It was a sweltering, hot afternoon, like many we’ve had lately in Northern California; only it was years ago on an isolated Australian savannah, when unique Oz friends came to entertain us.
They were not human friends, for there were no other humans there that day, except for the woman behind the counter at the empty Wetland Centre. It was the Mareeba Wetlands in Queensland.
It was quiet, desolate and sizzling hot, and we had the whole place to ourselves.
Surrounded by nothing but termite mounds and gum trees, I think the heat, over 100 degrees Fahrenheit (38 C.), had something to do with it.
So far, Athena and I had had good birding luck, had found lizards and birds here, all completely entertaining.
The frill-necked lizard, one of my favorite lizards. Their neck frills up when they’re alarmed. But that day it was so hot, not even the frill moved.
And the birds in Australia are just always a surprise. This noisy intense bird had a blue face and yellow eyes. They eat bugs and nectar.
This ruby-eyed bird looked like a cross between a pheasant and a cuckoo.
So then we were taking a break, enjoying a cup of tea, when four big emus came sauntering in.
When the first one came around the corner, I noticed we both sat up straighter. Then three more followed.
The cheeky giants gathered around a nearby picnic table.
Native only to Australia, emus primarily eat plants and grasses, and that’s what they were eating that day. They also eat arthropods and insects in grass like crickets, beetles, and grasshoppers.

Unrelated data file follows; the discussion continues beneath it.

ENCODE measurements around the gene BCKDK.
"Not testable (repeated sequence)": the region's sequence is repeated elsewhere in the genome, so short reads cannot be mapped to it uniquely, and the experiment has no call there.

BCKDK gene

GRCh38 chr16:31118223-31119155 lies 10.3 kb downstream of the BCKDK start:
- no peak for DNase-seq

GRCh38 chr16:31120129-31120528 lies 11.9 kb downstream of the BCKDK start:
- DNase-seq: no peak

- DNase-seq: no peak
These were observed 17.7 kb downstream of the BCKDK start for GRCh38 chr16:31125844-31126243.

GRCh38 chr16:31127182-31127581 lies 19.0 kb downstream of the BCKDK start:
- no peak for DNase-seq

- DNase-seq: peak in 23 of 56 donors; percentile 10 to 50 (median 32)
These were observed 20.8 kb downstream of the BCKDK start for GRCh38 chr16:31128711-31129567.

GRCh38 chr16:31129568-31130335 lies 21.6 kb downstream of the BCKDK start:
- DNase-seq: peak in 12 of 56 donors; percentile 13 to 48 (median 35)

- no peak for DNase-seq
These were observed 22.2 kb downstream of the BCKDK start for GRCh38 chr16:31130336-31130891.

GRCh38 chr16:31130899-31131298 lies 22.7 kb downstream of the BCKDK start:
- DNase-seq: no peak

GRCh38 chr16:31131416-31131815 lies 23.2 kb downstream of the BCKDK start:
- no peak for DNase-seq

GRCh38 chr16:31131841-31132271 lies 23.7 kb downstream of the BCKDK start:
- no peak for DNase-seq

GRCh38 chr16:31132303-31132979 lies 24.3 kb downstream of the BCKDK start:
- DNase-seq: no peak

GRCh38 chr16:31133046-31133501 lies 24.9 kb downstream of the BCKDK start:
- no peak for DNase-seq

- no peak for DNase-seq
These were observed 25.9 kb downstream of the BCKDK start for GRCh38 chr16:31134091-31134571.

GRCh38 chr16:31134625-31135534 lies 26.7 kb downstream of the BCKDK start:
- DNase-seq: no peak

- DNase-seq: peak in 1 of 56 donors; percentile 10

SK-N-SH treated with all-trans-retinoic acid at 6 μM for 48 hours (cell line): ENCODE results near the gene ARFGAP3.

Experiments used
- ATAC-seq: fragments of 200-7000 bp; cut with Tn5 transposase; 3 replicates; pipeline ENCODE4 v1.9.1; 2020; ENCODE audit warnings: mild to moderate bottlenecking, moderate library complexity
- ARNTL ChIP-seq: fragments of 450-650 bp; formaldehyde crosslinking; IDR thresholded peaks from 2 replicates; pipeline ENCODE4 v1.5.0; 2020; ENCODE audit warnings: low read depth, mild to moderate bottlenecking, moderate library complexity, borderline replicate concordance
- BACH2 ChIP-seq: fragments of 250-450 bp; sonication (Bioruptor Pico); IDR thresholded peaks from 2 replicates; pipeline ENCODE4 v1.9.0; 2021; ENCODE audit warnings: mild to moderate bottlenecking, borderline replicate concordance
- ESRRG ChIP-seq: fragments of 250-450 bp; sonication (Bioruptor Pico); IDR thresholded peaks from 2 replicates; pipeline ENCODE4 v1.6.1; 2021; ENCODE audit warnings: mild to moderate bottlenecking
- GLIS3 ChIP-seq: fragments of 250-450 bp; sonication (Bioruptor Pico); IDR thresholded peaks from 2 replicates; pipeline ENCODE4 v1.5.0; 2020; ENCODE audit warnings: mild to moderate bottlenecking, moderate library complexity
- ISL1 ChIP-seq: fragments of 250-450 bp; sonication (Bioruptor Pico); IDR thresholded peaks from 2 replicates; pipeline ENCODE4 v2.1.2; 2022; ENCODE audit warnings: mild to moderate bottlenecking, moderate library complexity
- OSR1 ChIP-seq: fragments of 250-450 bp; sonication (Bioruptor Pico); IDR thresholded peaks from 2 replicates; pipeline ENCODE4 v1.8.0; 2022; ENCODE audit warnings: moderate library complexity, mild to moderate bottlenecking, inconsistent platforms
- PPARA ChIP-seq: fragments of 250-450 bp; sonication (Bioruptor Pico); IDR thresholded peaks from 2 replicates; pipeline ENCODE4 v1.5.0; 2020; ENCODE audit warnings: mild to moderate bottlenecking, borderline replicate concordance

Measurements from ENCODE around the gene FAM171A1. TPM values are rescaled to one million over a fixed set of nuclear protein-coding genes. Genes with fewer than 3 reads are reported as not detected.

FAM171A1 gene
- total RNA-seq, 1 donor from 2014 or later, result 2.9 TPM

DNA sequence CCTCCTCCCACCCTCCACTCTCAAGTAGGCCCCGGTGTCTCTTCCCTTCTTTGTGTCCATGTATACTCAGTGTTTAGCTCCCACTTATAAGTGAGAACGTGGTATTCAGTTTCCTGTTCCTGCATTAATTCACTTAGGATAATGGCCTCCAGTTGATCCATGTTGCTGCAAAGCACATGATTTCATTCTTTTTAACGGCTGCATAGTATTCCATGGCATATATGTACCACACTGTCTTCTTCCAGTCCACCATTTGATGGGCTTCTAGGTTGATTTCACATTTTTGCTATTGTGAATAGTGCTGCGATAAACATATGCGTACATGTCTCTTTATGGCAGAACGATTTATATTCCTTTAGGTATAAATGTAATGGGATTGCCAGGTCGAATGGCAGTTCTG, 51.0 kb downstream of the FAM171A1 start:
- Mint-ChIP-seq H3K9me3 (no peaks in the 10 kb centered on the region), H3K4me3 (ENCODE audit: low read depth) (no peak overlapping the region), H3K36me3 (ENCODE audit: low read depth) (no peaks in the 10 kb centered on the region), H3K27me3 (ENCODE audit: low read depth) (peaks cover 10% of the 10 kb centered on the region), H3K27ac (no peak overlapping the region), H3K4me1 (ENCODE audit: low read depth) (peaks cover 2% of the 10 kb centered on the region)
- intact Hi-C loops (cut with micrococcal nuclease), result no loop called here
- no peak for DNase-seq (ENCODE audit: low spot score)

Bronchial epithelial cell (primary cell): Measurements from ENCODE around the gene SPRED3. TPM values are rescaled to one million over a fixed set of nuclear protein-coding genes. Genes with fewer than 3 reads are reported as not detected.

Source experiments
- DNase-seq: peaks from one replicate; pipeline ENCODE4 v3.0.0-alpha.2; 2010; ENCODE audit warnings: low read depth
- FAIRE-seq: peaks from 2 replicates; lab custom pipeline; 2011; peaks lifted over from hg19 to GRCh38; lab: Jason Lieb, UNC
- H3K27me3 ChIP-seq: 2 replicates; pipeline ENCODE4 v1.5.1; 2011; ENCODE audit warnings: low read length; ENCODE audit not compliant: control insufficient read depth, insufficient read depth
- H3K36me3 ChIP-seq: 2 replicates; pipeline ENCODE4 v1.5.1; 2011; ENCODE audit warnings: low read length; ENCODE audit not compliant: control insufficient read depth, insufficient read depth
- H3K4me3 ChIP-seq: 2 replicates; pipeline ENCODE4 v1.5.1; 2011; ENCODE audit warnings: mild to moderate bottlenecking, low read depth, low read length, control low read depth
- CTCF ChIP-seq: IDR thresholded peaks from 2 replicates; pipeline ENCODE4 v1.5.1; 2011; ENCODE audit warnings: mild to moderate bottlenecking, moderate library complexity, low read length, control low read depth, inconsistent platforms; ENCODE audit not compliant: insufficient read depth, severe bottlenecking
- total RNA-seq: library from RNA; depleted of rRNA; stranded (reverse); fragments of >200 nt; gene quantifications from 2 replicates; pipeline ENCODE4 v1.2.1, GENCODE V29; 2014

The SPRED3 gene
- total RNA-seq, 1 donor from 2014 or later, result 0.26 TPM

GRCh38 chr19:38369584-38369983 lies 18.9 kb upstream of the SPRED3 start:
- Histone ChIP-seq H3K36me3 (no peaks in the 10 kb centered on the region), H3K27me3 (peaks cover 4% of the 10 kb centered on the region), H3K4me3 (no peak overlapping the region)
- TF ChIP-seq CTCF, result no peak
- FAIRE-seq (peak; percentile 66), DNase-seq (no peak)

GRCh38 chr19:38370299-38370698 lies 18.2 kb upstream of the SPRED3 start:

Although they are technically birds, emus are flightless and have large bodies, so it’s more like coming upon a human or large animal, than a bird.
They are funny-looking with their hairless legs and long necks. And their feathers look more like grass than feathers.
Their necks are blue underneath the feathers.
We knew better than to think they were friendly.
They were indifferent to us, and continued quietly grazing, even as Athena slowly moved in closer to get photos.
They can sprint up to 31 mph (50 km/h) and have powerful legs and formidable claws, used for defense.
The second tallest bird in the world, emus average around 65 inches (165 cm) tall, about 5’5″. Only ostriches are taller.
It is a unique experience to be face-to-face on level ground with a bird. It doesn’t happen too often.
Eventually Athena got too close. The emu let Athena know by indignantly stretching its long neck higher than her nearly six-foot-high frame. At that point we both backed up, and they resumed their grazing.
They stayed there so long that eventually we went back to our table.
They grazed on grass while we sipped our tea.
Written by Jet Eliot.
Photos by Athena Alexander.